SARATOGA SPRINGS —The Saratoga Springs Preservation Foundation has added four new members to its Board of Directors: Chris Armer, Jim Gold, Michelle Paquette-Deuel, and Roger Woody.
• Armer is a Saratoga native and realtor for Berkshire Hathaway. His family ran a retail store at the historic Old Firehouse on Broadway. He previously served as a board member from 2009 to 2015.
• Gold is a long-time Saratoga resident and was, for 29 years, Director of the Bureau of Historic Sites for the New York State Office of Parks.
• Paquette-Deuel is director of the Pre-College Program at Skidmore and was a committee member for SaratogaArtsFest and the Saratoga Regional YMCA.
• Woody is a frequent visitor to the Spa City, and a Vice President at AmTrust Financial Services in New York City.
The Preservation Foundation was established in 1977 to “protect and preserve the architectural, cultural, and landscape heritage” of the city, according to a statement released by the foundation
SARATOGA SPRINGS — The Saratoga Arms Hotel celebrated its 25th year in business on Thursday night with a lavish party replete with cocktails and hors d’oeuvres. At the event, General Manager Rachel Boggan unveiled a new marketing strategy designed to attract local residents.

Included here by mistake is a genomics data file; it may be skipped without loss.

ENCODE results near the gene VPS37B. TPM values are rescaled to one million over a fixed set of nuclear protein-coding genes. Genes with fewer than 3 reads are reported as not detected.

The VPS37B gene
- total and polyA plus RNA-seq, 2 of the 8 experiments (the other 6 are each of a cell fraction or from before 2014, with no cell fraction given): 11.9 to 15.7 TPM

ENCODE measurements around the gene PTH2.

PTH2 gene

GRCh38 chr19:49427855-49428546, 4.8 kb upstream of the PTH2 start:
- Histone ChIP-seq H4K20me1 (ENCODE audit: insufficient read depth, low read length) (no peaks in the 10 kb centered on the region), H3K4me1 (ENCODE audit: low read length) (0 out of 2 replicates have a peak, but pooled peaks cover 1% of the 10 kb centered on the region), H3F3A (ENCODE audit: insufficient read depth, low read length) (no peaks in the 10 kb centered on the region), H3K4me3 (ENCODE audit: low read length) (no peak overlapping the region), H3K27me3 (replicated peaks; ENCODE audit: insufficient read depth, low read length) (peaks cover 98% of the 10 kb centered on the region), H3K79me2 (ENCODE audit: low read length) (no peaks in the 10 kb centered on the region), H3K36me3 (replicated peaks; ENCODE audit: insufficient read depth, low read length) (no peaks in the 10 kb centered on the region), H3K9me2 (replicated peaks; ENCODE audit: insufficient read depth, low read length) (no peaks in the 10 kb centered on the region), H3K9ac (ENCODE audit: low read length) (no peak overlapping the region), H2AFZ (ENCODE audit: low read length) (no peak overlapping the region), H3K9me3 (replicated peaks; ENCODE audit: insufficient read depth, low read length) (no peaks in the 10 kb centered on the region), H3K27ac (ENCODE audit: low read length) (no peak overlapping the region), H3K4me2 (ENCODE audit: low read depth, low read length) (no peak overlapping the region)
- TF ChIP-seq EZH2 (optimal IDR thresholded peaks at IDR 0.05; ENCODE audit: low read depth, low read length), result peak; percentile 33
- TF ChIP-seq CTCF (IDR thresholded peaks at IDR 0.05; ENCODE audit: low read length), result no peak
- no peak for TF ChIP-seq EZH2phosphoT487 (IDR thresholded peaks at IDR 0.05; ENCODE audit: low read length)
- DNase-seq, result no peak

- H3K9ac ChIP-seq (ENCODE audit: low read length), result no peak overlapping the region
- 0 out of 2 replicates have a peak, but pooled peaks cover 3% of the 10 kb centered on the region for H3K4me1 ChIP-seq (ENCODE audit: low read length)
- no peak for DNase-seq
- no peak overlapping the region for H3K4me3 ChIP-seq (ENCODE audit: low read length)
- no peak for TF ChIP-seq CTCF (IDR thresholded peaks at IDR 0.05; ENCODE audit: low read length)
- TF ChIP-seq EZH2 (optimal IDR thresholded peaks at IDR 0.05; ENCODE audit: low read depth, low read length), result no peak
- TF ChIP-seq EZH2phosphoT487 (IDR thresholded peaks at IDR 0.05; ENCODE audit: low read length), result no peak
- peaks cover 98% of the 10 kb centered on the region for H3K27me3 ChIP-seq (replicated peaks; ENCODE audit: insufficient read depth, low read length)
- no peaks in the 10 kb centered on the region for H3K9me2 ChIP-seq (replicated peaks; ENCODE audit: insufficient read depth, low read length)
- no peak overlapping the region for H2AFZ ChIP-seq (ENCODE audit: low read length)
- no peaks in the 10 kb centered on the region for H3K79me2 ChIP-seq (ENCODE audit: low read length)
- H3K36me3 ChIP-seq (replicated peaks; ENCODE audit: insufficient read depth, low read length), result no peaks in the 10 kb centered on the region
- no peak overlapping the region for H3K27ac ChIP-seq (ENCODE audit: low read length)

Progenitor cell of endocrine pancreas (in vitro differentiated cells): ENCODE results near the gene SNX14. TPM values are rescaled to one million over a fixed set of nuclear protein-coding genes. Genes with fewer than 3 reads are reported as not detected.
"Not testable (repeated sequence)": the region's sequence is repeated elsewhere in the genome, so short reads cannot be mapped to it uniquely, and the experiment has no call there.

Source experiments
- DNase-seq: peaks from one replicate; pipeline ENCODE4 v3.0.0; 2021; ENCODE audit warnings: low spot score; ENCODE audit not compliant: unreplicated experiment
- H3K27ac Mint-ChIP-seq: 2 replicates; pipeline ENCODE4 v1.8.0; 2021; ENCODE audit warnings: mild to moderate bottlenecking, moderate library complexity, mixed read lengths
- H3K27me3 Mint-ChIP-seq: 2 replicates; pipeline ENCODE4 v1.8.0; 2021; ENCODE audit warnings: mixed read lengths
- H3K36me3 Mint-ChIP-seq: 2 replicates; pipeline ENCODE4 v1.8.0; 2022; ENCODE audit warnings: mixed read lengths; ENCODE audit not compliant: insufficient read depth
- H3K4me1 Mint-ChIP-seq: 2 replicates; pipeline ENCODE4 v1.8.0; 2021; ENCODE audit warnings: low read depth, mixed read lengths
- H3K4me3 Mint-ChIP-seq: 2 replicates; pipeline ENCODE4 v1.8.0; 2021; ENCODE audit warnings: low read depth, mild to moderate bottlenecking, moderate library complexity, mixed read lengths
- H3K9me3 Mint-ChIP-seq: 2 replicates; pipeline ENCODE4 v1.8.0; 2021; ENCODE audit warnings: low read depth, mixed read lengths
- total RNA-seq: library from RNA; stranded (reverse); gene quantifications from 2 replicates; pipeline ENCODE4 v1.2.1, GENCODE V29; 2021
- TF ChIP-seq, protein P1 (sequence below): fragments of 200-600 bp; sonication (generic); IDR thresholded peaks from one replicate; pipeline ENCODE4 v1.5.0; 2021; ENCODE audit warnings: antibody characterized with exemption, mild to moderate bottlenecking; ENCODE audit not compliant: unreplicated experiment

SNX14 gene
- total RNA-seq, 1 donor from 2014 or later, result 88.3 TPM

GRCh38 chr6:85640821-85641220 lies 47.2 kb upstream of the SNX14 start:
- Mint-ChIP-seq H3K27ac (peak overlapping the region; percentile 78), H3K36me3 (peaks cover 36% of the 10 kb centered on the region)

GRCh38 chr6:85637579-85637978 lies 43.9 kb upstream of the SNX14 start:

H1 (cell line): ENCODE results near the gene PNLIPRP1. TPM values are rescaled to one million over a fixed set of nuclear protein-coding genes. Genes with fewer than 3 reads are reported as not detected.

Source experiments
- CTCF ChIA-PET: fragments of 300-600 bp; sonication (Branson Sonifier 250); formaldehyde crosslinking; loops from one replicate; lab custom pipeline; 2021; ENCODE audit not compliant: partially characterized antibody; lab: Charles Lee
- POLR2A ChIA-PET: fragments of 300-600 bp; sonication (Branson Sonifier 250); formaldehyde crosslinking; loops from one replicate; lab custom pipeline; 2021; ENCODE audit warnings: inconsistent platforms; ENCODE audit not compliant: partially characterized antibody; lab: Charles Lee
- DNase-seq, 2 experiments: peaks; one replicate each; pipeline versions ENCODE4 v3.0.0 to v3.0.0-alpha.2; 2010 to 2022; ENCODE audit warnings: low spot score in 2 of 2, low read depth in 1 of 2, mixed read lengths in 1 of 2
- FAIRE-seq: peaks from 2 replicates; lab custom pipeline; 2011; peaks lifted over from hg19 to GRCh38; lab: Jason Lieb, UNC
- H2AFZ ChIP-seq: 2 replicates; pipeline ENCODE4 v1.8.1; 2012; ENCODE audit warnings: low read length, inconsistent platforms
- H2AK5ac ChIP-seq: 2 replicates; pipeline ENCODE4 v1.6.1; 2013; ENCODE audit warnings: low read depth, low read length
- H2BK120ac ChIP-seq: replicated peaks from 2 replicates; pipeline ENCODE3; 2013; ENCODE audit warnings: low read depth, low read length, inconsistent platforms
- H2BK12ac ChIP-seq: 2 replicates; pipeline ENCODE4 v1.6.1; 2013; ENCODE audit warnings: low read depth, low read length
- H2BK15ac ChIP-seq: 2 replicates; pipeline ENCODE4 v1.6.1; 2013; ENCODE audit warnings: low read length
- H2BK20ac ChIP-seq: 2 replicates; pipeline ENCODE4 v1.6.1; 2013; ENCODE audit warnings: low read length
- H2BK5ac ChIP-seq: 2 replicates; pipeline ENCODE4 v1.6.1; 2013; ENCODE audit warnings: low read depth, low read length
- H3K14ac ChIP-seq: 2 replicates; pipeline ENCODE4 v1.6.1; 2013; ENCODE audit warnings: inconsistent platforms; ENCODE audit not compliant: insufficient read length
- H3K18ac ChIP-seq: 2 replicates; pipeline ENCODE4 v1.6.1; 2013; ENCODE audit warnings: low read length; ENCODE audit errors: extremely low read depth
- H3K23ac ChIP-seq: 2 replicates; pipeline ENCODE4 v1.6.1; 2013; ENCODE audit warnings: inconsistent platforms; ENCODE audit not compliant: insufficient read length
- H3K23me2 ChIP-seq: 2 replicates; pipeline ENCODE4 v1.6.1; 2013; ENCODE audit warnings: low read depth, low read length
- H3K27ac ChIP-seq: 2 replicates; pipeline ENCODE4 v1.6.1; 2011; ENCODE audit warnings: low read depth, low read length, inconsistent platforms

“As a thank you to the community that has really made Saratoga such an amazing small city,” Boggan said, “we are launching a locals rate starting in January of 2024.”
The rate will apply to anyone who lives within 50 miles of downtown Saratoga. It’s available during the off-season and on select dates during the busy season. Bookings at this discounted rate will open next week.
Boggan announced that breakfast will soon be open to local reservations on select days. Some of the hotel’s signature morning dishes include cinnamon breakfast bread, lemon ricotta pancakes, and homemade buttermilk biscuits. A breakfast speaker series that will feature community leaders is also in the works.
“We’re thrilled to start our next 25 years with a focus on our community, and allowing our hotel guests to experience that community in the most immersive way possible,” Boggan said.
The building that houses the hotel was originally built in 1870 by Gideon Putnam’s grandson Loren. In February of 1999, it reopened as the Saratoga Arms after extensive renovations. Last month, the Saratoga Arms was ranked one of the best hotels in the Mid-Atlantic in the 2023 Condé Nast Traveler Readers’ Choice Awards.
SARATOGA SPRINGS — A free Alzheimer’s caregiver conference will be held at the Saratoga Springs City Center on Tuesday, November 28 from 10 a.m. to 3 p.m. The event will honor and support people who provide unpaid care to loved ones with dementia, according to a statement by the Alzheimer’s Association.